Here, ninety days after sentencing fell on September 2, 2014, for Martinez-Cruz and on October 21, 2014 for Godinez-Sales. As the Ninth Circuit has found, however, the statutory deadline is intended to protect any victims from losing the opportunity to obtain meaningful restitution to which they are entitled. Defendants here have not demonstrated prejudice. The court can still order restitution if it determines restitution is warranted. United States v. Henrie, 177 F.Appx. 677, 678 (9th Cir. 2006) (affirming district court's restitution determination after 90 days because delay not prejudicial).


The RIAA seeks restitution from defendants solely for investigative costs in the amount of $17, 510.[1] Opp'n at 4. The award of investigative costs is provided for in the MVRA. See 18 U.S.C. § 3663A(b)(4) (including "other expenses incurred in the investigation or prosecution of the offense or attendance at proceedings related to the offense").

"This circuit has adopted a broad view of the restitution authorization [for investigation costs]." United States v. Gordon, 393 F.3d 1044, 1056-57 (9th Cir. 2004) (quoting United States v. Phillips, 367 F.3d 846, 863 (9th Cir. 2004) (citation omitted)). In addition to being "direct and foreseeable, " the incurred expenses must also be necessary to be recoverable. United States v. Wong, CR-12-0483 EMC, 2014 WL 2700925 (N.D. Cal. June 13, 2014) (citing United States v. Amato, 540 F.3d 153, 160 (2d Cir. 2008)).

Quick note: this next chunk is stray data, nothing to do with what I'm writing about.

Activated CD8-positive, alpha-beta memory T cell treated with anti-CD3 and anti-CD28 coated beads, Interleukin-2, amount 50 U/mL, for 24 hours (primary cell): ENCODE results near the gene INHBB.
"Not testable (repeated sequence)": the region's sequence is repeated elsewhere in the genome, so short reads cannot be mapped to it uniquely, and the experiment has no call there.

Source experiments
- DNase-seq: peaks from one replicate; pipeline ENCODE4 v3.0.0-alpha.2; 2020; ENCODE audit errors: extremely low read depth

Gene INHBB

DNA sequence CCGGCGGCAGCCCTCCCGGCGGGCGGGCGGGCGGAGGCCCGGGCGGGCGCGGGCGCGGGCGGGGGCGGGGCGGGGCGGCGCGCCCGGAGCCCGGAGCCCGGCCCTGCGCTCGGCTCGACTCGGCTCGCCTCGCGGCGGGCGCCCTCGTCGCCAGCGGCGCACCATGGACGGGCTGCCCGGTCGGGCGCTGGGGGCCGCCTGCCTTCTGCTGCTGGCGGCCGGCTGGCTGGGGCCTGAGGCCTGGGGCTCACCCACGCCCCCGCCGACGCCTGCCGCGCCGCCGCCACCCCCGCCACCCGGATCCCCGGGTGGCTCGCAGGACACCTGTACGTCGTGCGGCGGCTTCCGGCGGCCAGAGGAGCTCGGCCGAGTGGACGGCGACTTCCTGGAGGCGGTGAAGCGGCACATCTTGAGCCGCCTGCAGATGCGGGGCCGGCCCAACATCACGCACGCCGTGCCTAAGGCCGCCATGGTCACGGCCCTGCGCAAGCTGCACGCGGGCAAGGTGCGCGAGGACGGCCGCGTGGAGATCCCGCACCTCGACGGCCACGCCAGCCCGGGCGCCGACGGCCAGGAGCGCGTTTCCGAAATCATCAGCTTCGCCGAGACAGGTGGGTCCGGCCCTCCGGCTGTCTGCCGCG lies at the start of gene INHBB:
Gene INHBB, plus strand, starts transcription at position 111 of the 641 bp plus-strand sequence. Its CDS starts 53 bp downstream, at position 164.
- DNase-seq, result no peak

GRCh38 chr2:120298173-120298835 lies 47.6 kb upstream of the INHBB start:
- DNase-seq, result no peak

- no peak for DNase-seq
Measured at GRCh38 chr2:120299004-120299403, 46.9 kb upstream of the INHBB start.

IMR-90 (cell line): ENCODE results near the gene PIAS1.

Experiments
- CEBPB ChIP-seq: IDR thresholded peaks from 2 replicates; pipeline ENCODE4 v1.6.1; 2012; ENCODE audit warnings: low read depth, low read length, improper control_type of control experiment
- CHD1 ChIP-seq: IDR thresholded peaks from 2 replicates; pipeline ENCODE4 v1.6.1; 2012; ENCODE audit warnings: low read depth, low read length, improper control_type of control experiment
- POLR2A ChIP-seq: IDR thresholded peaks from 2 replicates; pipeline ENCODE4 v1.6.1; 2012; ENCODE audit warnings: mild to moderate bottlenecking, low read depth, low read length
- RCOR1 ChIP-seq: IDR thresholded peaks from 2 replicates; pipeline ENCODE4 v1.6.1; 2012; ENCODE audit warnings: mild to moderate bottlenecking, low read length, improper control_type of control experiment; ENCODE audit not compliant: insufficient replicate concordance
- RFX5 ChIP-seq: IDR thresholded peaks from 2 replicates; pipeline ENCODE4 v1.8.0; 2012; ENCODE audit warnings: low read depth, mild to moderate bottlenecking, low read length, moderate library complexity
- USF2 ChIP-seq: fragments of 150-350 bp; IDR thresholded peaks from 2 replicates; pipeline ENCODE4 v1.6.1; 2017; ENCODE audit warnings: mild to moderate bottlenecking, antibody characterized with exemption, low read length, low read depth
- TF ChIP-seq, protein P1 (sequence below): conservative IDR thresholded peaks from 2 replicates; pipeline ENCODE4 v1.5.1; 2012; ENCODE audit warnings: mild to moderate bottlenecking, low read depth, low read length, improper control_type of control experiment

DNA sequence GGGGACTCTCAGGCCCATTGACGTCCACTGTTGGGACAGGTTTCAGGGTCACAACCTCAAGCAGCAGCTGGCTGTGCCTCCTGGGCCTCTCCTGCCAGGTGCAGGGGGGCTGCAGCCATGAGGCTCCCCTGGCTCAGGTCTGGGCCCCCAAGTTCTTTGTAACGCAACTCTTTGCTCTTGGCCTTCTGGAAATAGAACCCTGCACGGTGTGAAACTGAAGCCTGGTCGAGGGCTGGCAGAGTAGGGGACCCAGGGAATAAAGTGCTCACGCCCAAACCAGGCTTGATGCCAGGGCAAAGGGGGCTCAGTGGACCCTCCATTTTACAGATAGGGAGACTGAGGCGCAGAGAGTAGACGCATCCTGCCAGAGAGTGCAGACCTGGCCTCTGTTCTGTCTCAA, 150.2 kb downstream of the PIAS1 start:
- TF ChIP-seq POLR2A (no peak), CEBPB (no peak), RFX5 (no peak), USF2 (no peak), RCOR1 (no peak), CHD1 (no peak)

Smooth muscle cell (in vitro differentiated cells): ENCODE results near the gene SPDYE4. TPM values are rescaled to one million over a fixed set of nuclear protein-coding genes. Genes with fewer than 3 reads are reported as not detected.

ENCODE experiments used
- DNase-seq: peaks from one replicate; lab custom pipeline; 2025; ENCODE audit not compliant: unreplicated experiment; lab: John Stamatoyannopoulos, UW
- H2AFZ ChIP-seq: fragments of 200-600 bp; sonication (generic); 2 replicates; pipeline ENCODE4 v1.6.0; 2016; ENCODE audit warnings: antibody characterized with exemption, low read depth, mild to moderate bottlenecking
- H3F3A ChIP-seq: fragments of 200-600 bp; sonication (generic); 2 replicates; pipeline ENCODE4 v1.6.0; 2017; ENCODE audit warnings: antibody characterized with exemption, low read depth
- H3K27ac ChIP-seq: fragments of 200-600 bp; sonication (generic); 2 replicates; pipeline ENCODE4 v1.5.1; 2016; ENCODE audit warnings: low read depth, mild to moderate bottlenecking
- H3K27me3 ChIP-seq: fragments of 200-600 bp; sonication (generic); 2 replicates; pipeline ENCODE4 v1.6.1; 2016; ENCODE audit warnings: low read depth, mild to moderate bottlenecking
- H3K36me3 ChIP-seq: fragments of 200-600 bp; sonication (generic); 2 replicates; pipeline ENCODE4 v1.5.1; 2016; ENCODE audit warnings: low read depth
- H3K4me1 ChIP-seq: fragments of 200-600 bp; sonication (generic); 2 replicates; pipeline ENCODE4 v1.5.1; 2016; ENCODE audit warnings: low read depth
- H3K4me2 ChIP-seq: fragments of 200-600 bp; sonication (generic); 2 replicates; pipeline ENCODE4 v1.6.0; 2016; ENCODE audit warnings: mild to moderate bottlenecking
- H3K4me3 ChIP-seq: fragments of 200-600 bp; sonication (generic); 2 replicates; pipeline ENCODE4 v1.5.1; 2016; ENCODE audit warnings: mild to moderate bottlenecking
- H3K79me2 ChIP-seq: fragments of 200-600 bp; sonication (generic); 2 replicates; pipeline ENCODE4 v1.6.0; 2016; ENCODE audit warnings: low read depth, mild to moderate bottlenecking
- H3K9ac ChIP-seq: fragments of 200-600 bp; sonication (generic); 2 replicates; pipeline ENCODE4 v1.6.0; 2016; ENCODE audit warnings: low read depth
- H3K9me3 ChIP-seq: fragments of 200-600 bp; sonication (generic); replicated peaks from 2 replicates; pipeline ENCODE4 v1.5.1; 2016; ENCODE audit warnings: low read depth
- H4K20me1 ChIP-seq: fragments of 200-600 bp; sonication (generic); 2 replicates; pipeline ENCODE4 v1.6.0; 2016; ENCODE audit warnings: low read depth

In determining whether the government has met its burden of demonstrating the amount of the loss sustained by the RIAA by the preponderance of the evidence, the court must use "only evidence that possesses sufficient indicia of reliability to support its probable accuracy." United States v. Waknine, 543 F.3d 546, 557 (9th Cir. 2008). Victim affidavits are generally, but not always, sufficient to prove reliability. Id. at 557-58. The evidence offered must explain how the costs are relevant to the investigation in question. United States v. Tsosie, 639 F.3d 1213, 1223 (9th Cir. 2011). If unsupported by any affidavit explaining charges, and if "expenses are difficult to interpret or seem inappropriate, " even itemized costs can provide "an inadequate evidentiary basis to support the restitution award." Id.